Recall radicals retort that a process controlled by MPs is effectively controlled by party whips and will therefore not be trusted by the public. They want a recall system triggered by a petition which would have to be signed by a healthy proportion of voters in the constituency concerned - a big enough percentage to ensure that there would have to be a real issue behind any recall attempt.
There has been a certain amount of Coalition pushing and shoving over the issue - in February the Lib Dems were accusing the Conservatives of foot-dragging but on April 8th, the Leader of the Commons, Andrew Lansley, dropped a broad hint that Recall would be in the Coalition's final Queen's Speech: "I cannot anticipate the contents of the Queen's Speech and the future legislative programme, but the House will know that, as indicated in the Coalition Programme, the Government remain committed to the implementation of a system of recall, and we continue to look forward to introducing proposals in that respect."
On this issue the key figure is the Conservative backbencher Zac Goldsmith, who has warned that a Recall Bill on the lines originally proposed will face a barrage of amendments, to rewrite it according to his views.
Meanwhile there's another anxiety; if the bill attempts to provide a statutory definition of what constitutes "serious misconduct," it will inevitably mean that the Courts will become involved in determining whether someone should remain an MP, because sooner or later someone is bound to challenge a Standards Committee ruling that some action does, or does not meet that threshold.
In the wake of the recent clutch of hospital and care home scandals, the government may decide to pick up the draft bill recently drafted by the Law Commission on the Regulation of Health and Social Care Professionals, either for actual legislation or, as predicted in the health committee's report on its accountability hearing with the General Medical Council pre-legislative scrutiny.
The report has been welcomed by most of the main professional bodies, including the Nursing and Midwifery Council, the Royal College of Midwives, the General Osteopathic Council and the GMC, whose chief executive, Niall Dickson, urged the government to include the Bill, adding: "If this Bill does not pass before the General Election in 2015, it will be a significant missed opportunity".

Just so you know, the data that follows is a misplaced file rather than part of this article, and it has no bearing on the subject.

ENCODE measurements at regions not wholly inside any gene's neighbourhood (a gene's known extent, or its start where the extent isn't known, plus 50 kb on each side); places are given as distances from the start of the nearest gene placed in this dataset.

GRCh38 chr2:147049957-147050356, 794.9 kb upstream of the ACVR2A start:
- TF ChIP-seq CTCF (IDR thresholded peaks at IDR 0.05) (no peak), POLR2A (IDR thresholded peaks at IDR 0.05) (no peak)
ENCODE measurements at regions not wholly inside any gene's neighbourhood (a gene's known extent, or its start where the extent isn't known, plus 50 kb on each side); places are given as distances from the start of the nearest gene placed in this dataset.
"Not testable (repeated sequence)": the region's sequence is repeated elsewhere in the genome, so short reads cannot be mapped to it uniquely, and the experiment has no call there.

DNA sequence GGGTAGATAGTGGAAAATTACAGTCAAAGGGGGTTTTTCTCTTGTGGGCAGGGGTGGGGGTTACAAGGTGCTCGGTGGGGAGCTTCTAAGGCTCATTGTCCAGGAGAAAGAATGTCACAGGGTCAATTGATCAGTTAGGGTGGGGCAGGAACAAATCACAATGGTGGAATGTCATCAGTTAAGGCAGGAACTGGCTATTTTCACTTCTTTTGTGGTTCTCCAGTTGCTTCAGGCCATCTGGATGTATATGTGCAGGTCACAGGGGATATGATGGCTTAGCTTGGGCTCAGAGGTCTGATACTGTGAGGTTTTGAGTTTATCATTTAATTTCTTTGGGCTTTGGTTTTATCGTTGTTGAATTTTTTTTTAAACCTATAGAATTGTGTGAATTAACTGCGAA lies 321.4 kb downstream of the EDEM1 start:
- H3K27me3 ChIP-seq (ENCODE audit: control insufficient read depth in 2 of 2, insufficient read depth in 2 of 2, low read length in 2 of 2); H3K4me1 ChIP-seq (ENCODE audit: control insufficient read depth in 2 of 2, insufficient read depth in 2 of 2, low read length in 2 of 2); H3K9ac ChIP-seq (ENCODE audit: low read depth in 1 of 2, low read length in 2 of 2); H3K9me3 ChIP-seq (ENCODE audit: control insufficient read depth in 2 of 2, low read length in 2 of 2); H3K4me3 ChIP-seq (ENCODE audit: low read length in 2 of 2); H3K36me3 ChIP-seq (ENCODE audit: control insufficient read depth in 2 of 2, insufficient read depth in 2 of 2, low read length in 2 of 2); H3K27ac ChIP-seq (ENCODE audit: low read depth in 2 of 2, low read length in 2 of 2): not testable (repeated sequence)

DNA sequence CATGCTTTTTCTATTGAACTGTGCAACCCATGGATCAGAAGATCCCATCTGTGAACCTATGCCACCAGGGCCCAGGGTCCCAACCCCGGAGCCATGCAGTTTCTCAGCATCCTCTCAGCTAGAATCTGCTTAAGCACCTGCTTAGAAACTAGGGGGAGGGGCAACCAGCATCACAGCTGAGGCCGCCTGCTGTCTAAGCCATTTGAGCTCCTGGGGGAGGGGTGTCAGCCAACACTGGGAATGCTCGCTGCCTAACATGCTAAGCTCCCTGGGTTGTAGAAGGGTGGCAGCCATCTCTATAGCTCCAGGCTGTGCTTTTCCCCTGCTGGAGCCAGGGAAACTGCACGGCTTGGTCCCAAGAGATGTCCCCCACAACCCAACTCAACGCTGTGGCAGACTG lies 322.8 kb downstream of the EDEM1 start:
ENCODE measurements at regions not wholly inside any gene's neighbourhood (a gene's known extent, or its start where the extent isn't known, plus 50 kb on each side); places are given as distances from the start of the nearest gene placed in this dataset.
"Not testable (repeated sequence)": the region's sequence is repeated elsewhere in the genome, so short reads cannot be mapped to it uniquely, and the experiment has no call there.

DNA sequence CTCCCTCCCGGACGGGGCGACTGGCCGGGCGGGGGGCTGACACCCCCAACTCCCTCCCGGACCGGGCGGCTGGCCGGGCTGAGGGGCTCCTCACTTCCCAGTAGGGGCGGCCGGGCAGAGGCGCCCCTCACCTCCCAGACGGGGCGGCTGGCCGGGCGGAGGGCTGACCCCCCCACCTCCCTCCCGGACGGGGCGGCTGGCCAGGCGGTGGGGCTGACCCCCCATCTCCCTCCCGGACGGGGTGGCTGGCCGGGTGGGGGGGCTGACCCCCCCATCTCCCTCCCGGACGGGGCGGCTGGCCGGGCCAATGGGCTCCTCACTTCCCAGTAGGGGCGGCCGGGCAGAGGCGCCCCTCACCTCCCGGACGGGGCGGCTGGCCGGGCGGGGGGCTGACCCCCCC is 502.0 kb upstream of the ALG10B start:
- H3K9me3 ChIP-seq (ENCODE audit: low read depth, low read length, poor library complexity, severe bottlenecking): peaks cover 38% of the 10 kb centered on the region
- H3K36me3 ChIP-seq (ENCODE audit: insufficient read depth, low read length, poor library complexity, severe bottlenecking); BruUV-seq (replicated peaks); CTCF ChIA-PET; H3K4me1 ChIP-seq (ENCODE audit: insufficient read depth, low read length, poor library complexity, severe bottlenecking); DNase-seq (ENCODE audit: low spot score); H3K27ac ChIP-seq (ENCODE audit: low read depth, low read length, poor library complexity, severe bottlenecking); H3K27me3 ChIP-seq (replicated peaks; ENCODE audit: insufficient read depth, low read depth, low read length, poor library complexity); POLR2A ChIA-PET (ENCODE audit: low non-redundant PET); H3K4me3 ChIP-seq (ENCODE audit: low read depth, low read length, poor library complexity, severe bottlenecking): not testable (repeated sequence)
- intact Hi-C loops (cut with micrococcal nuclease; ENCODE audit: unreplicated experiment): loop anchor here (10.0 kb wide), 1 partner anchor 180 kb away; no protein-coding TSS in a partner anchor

Not everyone was convinced, however.
The Professional Standards Authority for Health and Social Care, which oversees the statutory bodies regulating health and social care professionals (ie the regulators' regulator) was more sceptical, calling the proposals a "backwards step for public protection" and warning that some of the proposals would make it harder to protect patients from misconduct, would allow the regulators to settle some cases in secret, reduce public involvement in decisions and limit the authority's powers of appeal. (This may be an England-only Bill)
With only a limited amount of cutting-edge legislation to play with, the Private Members Bill process may fill the controversy vacuum.
I've already blogged about the prospect of a second bash at an EU Referendum Bill by this means, and over in the Lords, the former Lord Chancellor, Lord Falconer, looks set to offer an Assisted Dying Bill, which will be presented for First Reading (a purely formal presentation, with no debate) in the House of Lords on Thursday June 4th.
The bill - another rerun of a previous attempt - seeks to legalise the choice of assisted dying for terminally ill adults with six months or less to live. It should have sufficient time to be fully debated at Second Reading, probably in July, and considered in Committee.
And of course there are the last session's loose ends; the six bills carried over into this parliamentary year. The Finance Bill, the Consumer Rights Bill, the Deregulation Bill, the Wales and the Criminal Justice and Courts Bill will all be polished off, with their remaining Commons Stages dealt with in June and July, so they would probably clear the Lords by Christmas.
The last of these may see an interesting battle over knife crime, with amendments down from the Conservative backbencher Nick de Bois, calling for mandatory imprisonment for the second offence of possession of a knife for adults and juveniles.
The sixth Bill outstanding is the HS2 Bill - where the tortuous hybrid bill Committee Stage process looks set to extend beyond the next election.